So you’ve got all your spreadsheets filled out with every bit of statistical data you could glean from every source imaginable. Good. Now consider that thousands of other hunters are looking at that same information and if they’re smart like you, will probably apply for the same units. Statistics usually lead us all to the same place and is why draw odds in many units are so dismal across the West.
While this is part of the research process, what will really help your bad case of “paralysis of analysis” is prescouting units you’d like to apply for. If my research says a unit is really good and I’ve got the time to prescout it in the summer, I may apply without ever having scouted the unit. Still, I might be better off to wait a year like in the example below.
Rewind to 1995. I’d researched a particular Colorado unit to apply for. The stats said it was good, but depending on who I talked to, the hunting could be poor to fantastic. The unit only took 0-1 points to draw and I had one, but I just couldn’t make my mind up before the application deadline so I didn’t apply. Not wanting to be in the same boat the next year, I made a plan…
A few months later, after clearing my schedule, I hooked up the horse trailer one early July morning and drove 500 miles to the unit. In three mornings of glassing and an afternoon or two of riding some country, I saw a few nice bucks but more importantly learned first-hand how to hunt the unit- from camp, to access, to local services- and I met a few locals who gave me some good intel.
Nine months later, I felt good about spending my two points on a one-point unit and I applied and I drew. That fall I had a chance at a GIANT buck which I muffed, and after two more hunts in the unit over the next five years, I killed a great buck going north of 200. But,it all started with that July scouting trip way back when.
So before you apply this year, look first at units and areas you’ll have the ability to scout preseason. Understand that there are two values to scouting:
1) Finding a particular buck
While this is the grand prize of scouting, I’ve learned it’s not always possible or even necessary to find a particular buck to hunt. However, if it’s an early-season hunt (August/September,) bucks will usually be very close to where you’ve seen them in the summer. So if you’re scouting for these hunts, then finding a particular animal is fantastic and probably the number one predictor if you’ll take a big buck or not.
If you can’t find any big bucks in the summer, your chances of finding one when the season opens is even worse. This is why I make sure I understand each state’s policy regarding refund of points before I apply. You can make more money, but not more years. This policy needs to be part of your application strategy. Every state is different.
For example, Colorado offers a refund of points BUT you lose a point for that application year. Be smart as losing just one point can knock you out of a preference point system where point creep is happening (and that’s pretty much everywhere). This is where a good research service is a value. They are usually the first to know when and how these systems are changing. For example, this year The Huntin’ Fool announced that Colorado will still offer point refunds, but only up to 30 days before the hunt. That is a big change and will affect my application strategy that I could have missed had I not been a member.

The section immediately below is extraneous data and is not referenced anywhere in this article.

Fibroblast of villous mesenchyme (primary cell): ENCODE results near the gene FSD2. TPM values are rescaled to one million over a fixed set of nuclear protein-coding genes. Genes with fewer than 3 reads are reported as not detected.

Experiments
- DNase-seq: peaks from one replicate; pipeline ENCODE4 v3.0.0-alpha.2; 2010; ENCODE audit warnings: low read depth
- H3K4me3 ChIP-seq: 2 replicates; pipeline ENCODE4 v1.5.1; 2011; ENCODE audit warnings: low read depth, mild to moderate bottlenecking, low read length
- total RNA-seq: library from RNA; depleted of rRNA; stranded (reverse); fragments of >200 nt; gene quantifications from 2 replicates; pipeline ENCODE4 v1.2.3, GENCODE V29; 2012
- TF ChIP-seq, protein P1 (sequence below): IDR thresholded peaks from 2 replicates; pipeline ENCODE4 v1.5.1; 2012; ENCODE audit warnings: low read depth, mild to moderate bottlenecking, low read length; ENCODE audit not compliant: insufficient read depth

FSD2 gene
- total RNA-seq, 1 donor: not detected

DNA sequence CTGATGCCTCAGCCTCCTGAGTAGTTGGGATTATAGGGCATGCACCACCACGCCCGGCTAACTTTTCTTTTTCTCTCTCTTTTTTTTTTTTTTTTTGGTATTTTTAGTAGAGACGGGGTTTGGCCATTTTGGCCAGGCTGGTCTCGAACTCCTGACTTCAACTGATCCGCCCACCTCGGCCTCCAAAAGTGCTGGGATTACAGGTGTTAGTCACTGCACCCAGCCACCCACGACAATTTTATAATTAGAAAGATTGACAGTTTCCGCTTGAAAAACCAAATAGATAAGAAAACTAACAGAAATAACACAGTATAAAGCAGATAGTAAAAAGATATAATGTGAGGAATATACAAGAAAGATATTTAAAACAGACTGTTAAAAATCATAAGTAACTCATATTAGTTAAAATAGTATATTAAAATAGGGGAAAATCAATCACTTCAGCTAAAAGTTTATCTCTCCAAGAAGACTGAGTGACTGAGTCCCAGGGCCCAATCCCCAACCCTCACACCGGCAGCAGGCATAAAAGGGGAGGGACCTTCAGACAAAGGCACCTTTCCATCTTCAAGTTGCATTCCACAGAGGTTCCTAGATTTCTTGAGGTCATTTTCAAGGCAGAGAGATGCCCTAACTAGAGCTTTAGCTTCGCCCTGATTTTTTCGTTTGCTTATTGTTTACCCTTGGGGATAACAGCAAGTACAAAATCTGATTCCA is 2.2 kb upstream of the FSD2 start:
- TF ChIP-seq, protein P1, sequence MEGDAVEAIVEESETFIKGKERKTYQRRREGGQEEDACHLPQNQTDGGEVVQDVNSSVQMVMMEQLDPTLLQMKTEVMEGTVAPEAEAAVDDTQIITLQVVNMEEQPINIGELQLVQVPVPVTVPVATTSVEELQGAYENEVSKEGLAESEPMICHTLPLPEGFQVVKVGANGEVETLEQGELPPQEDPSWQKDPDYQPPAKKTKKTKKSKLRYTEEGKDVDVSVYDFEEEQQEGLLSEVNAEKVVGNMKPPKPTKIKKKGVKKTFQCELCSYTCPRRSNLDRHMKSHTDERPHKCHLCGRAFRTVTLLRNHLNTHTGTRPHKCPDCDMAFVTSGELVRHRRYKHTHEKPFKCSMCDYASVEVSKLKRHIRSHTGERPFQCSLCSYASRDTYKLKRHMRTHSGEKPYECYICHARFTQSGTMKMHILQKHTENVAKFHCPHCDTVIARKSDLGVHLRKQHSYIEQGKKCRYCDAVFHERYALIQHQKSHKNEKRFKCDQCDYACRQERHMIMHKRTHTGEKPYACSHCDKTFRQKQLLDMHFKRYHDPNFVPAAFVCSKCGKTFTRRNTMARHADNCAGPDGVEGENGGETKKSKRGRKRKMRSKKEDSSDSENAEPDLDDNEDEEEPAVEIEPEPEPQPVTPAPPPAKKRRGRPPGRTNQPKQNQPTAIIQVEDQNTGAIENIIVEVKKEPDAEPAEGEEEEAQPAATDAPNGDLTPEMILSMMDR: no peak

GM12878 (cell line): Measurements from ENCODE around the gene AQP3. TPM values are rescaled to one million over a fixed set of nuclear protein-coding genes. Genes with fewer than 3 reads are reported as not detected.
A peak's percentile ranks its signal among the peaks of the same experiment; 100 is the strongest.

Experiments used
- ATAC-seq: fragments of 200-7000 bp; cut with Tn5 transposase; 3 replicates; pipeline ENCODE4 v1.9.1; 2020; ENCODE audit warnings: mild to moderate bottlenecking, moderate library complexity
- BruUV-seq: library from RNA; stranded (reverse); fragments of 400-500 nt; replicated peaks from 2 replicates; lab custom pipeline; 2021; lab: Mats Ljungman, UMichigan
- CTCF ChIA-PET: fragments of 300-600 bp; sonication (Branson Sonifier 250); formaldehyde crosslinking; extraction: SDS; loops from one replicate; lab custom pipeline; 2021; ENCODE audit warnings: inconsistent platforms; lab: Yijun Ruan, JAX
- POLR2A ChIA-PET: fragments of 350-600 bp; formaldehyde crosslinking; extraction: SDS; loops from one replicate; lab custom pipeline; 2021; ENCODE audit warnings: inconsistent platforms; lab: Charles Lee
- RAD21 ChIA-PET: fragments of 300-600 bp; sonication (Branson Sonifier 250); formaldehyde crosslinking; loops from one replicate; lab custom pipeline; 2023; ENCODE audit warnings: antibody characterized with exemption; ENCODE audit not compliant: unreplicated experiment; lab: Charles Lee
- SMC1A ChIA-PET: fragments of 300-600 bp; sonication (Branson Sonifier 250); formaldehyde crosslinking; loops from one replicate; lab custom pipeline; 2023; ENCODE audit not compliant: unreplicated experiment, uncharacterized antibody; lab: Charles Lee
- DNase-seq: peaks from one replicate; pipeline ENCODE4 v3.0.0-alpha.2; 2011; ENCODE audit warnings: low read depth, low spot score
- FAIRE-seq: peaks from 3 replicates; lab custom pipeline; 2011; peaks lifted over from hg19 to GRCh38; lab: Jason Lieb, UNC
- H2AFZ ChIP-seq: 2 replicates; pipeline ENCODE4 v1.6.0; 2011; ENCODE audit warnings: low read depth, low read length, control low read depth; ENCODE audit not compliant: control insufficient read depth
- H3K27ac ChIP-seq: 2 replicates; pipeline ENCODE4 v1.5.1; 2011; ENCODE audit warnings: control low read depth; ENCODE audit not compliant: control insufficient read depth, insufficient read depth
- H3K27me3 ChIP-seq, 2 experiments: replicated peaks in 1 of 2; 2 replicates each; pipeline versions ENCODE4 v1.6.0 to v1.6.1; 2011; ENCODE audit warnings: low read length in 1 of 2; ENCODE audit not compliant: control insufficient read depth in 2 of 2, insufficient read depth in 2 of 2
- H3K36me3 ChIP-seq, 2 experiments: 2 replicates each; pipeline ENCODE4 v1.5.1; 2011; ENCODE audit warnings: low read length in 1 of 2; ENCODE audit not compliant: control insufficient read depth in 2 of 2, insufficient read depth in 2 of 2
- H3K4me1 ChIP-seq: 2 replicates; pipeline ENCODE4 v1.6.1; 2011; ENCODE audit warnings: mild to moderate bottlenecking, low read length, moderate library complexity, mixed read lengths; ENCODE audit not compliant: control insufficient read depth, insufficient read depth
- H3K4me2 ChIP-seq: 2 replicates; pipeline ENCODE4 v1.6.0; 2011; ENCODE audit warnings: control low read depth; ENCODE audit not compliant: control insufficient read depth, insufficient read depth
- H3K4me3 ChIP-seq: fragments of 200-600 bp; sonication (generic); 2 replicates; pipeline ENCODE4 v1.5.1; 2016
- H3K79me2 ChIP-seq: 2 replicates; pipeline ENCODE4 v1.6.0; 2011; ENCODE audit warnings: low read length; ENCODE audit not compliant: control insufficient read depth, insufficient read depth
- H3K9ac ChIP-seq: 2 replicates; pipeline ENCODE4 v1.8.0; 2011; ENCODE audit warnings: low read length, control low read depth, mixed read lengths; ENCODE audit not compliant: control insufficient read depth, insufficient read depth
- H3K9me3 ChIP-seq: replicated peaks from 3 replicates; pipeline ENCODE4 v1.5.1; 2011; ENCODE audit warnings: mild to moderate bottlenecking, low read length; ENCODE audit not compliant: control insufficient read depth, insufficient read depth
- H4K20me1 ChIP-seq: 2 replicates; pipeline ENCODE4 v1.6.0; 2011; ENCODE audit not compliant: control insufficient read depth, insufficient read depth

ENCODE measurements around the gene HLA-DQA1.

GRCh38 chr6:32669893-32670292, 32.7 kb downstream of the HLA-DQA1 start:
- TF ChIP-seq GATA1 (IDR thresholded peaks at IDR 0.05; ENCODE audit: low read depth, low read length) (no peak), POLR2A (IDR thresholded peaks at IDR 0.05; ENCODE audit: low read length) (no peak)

2) Learn the unit’s exact hunting areas
Many hunts in the West occur after mid-October. Typically, by then, bucks are starting to move from where they’ve spent the summer, either because of snow-depth, the oncoming rut, hunting pressure, or just the traditional movement of of deer in that unit. This can negate your summer scouting efforts if you’re only scouting for bucks. You need to learn plenty of country so when the season opens, you can move to familiar country if you’re not finding bucks.
If my research says a unit is weather or migratory dependent, I still try to prescout it to make sure I’m not wasting valuable hunting days once the season is open. When scouting these type of hunts, I remember that only about 10-20% of a unit’s area will hold big bucks. Scouting is often just narrowing down where not to hunt.
By visiting a unit and talking to locals, you can figure out exact places in the unit other hunters have been successful and how to best hunt those areas. With practice, you can also learn how to identify likely buck country by the terrain itself. Google Earth is an awesome tool, but still can’t replace a hunter who “knows” what big buck country looks like.
So if you’re experiencing “paralysis of analysis,” maybe you should consider building points until you have the time to prescout units. In every instance I have done this, it’s paid off either in saved points, peace in applying, or punching my tag on a big mule deer.
Make sure you “Subscribe to blog” (Upper right under Fitness/Other) so you don’t miss my next post on research. I’ll be interviewing Robert Hanneman, head of research at The Huntin’ Fool.
Read all about how I research hunts in my book, Hunting Big Mule Deer, How to Take the Best Buck of Your Life